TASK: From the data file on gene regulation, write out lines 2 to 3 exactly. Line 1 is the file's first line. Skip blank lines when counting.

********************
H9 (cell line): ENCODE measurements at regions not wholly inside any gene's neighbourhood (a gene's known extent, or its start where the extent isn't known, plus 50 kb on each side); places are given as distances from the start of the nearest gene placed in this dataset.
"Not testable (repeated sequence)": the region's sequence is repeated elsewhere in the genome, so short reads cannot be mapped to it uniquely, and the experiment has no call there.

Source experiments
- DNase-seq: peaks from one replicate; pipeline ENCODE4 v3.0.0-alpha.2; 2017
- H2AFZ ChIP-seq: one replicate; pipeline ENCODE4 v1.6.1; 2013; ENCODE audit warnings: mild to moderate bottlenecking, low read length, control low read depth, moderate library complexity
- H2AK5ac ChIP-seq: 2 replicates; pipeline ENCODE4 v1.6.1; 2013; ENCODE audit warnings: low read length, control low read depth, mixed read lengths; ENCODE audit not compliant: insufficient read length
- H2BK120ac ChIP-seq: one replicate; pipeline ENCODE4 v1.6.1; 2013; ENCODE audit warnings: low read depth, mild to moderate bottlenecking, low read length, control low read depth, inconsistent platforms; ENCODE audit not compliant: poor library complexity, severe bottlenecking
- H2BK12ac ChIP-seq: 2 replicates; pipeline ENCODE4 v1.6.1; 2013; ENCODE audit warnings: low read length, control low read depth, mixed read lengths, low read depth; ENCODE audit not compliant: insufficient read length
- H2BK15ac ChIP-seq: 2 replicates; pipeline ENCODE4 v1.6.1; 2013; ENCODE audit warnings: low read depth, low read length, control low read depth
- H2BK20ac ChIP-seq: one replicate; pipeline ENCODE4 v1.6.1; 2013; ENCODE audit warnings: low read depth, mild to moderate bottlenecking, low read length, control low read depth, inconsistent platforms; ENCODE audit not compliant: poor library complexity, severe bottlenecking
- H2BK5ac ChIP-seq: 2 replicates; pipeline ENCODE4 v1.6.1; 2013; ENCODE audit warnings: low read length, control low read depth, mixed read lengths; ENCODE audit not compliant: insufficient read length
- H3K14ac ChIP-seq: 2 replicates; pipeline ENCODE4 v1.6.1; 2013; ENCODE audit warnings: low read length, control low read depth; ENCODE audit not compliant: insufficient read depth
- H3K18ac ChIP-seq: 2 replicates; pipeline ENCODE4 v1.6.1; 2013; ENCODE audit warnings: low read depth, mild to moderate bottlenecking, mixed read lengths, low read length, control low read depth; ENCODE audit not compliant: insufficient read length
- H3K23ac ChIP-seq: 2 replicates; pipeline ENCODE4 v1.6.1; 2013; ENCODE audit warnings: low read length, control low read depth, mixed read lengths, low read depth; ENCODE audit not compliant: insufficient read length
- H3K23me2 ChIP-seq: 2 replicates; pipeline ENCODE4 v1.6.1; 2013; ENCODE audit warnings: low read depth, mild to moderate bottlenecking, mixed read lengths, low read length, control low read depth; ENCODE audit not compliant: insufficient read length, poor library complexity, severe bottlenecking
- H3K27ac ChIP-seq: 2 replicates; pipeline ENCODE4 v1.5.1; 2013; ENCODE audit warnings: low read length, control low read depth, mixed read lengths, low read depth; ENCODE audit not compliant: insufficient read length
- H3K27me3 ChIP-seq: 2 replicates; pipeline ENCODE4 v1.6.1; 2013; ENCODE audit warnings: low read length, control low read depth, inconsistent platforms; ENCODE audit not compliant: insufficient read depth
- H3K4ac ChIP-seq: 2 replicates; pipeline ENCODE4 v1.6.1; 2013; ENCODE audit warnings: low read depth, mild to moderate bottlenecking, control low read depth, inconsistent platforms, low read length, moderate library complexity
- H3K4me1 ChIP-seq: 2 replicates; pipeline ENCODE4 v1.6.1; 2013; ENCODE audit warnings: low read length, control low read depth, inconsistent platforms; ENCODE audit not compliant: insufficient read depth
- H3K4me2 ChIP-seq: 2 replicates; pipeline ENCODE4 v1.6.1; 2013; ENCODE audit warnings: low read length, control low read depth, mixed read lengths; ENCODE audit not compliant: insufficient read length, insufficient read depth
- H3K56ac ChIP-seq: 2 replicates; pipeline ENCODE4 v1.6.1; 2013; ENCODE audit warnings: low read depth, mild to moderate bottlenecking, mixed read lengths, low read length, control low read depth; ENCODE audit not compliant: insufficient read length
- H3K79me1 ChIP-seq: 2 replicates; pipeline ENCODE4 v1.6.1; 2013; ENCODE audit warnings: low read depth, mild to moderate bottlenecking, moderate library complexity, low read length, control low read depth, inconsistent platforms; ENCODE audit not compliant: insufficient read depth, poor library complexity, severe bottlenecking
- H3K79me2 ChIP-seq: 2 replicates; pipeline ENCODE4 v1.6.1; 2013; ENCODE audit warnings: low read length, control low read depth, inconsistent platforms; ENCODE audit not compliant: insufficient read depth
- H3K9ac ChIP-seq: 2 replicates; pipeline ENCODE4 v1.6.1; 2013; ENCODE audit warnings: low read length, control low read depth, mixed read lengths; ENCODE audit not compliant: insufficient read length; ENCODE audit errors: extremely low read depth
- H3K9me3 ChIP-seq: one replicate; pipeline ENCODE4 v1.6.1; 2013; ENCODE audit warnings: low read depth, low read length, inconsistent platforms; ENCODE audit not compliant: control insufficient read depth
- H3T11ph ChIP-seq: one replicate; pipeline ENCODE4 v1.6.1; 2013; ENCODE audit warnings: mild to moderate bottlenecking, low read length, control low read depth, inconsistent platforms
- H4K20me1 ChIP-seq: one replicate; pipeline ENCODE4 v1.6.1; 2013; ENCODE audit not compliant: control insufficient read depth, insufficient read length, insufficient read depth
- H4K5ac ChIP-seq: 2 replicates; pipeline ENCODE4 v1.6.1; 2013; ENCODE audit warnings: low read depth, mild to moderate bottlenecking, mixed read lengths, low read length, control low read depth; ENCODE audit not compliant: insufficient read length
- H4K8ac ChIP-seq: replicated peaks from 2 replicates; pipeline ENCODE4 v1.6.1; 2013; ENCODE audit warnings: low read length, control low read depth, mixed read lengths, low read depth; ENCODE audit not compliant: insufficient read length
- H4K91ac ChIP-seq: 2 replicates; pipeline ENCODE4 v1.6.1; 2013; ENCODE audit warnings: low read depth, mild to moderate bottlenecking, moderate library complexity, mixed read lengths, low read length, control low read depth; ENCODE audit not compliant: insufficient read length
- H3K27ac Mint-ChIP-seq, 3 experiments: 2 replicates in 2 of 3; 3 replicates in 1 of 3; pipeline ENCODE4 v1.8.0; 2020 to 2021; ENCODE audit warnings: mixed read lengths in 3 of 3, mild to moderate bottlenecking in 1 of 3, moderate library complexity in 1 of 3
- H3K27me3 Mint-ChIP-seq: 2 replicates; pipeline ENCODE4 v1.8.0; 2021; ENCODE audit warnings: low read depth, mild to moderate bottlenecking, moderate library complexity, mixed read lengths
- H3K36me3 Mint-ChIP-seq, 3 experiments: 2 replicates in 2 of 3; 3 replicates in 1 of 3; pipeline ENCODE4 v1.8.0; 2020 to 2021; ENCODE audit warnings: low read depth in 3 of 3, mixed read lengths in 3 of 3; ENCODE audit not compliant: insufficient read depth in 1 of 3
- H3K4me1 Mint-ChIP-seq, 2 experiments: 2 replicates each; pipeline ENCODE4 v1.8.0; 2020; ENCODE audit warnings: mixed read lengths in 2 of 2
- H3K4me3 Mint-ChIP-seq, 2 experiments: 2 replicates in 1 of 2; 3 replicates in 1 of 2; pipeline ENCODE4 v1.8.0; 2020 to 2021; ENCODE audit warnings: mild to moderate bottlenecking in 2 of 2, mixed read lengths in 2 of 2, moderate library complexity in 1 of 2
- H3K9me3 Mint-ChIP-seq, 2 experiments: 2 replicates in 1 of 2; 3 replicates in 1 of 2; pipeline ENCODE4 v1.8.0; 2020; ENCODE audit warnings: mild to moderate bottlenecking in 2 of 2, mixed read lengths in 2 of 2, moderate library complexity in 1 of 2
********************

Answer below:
"Not testable (repeated sequence)": the region's sequence is repeated elsewhere in the genome, so short reads cannot be mapped to it uniquely, and the experiment has no call there.

Source experiments